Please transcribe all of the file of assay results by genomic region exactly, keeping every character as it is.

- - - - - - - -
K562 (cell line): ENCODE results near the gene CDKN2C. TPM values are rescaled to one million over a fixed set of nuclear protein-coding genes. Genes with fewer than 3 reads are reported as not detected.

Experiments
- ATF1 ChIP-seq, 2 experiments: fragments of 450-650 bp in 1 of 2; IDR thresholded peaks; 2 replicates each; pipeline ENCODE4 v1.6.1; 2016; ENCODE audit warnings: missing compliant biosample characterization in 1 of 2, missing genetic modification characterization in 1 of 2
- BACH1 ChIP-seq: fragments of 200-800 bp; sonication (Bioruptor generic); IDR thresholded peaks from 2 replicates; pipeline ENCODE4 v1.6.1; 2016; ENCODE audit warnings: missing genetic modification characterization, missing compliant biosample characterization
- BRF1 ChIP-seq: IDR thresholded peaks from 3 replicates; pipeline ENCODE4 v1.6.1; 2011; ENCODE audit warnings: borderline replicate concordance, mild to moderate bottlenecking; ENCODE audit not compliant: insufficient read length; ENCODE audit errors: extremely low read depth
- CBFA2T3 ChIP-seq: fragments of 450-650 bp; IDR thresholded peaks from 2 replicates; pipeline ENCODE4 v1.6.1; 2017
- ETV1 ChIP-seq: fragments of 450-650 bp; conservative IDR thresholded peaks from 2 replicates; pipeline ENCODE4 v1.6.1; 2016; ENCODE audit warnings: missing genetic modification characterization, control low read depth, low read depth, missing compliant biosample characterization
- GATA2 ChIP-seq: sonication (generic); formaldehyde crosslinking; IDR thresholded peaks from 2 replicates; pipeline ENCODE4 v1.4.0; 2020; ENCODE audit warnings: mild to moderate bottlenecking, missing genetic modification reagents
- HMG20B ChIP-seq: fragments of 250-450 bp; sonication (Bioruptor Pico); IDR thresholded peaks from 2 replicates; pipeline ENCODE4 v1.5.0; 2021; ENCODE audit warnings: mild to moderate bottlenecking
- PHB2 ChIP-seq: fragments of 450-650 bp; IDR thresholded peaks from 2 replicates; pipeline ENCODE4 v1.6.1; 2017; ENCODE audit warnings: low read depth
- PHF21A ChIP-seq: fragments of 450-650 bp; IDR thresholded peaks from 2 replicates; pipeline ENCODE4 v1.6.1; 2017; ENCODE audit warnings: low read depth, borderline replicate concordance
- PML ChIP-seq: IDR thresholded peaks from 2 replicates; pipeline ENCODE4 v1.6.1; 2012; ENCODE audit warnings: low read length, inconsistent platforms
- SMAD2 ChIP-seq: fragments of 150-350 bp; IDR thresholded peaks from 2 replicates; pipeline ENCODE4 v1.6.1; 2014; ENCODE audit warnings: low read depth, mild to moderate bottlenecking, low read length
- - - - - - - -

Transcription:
K562 (cell line): ENCODE results near the gene CDKN2C. TPM values are rescaled to one million over a fixed set of nuclear protein-coding genes. Genes with fewer than 3 reads are reported as not detected.

Experiments
- ATF1 ChIP-seq, 2 experiments: fragments of 450-650 bp in 1 of 2; IDR thresholded peaks; 2 replicates each; pipeline ENCODE4 v1.6.1; 2016; ENCODE audit warnings: missing compliant biosample characterization in 1 of 2, missing genetic modification characterization in 1 of 2
- BACH1 ChIP-seq: fragments of 200-800 bp; sonication (Bioruptor generic); IDR thresholded peaks from 2 replicates; pipeline ENCODE4 v1.6.1; 2016; ENCODE audit warnings: missing genetic modification characterization, missing compliant biosample characterization
- BRF1 ChIP-seq: IDR thresholded peaks from 3 replicates; pipeline ENCODE4 v1.6.1; 2011; ENCODE audit warnings: borderline replicate concordance, mild to moderate bottlenecking; ENCODE audit not compliant: insufficient read length; ENCODE audit errors: extremely low read depth
- CBFA2T3 ChIP-seq: fragments of 450-650 bp; IDR thresholded peaks from 2 replicates; pipeline ENCODE4 v1.6.1; 2017
- ETV1 ChIP-seq: fragments of 450-650 bp; conservative IDR thresholded peaks from 2 replicates; pipeline ENCODE4 v1.6.1; 2016; ENCODE audit warnings: missing genetic modification characterization, control low read depth, low read depth, missing compliant biosample characterization
- GATA2 ChIP-seq: sonication (generic); formaldehyde crosslinking; IDR thresholded peaks from 2 replicates; pipeline ENCODE4 v1.4.0; 2020; ENCODE audit warnings: mild to moderate bottlenecking, missing genetic modification reagents
- HMG20B ChIP-seq: fragments of 250-450 bp; sonication (Bioruptor Pico); IDR thresholded peaks from 2 replicates; pipeline ENCODE4 v1.5.0; 2021; ENCODE audit warnings: mild to moderate bottlenecking
- PHB2 ChIP-seq: fragments of 450-650 bp; IDR thresholded peaks from 2 replicates; pipeline ENCODE4 v1.6.1; 2017; ENCODE audit warnings: low read depth
- PHF21A ChIP-seq: fragments of 450-650 bp; IDR thresholded peaks from 2 replicates; pipeline ENCODE4 v1.6.1; 2017; ENCODE audit warnings: low read depth, borderline replicate concordance
- PML ChIP-seq: IDR thresholded peaks from 2 replicates; pipeline ENCODE4 v1.6.1; 2012; ENCODE audit warnings: low read length, inconsistent platforms
- SMAD2 ChIP-seq: fragments of 150-350 bp; IDR thresholded peaks from 2 replicates; pipeline ENCODE4 v1.6.1; 2014; ENCODE audit warnings: low read depth, mild to moderate bottlenecking, low read length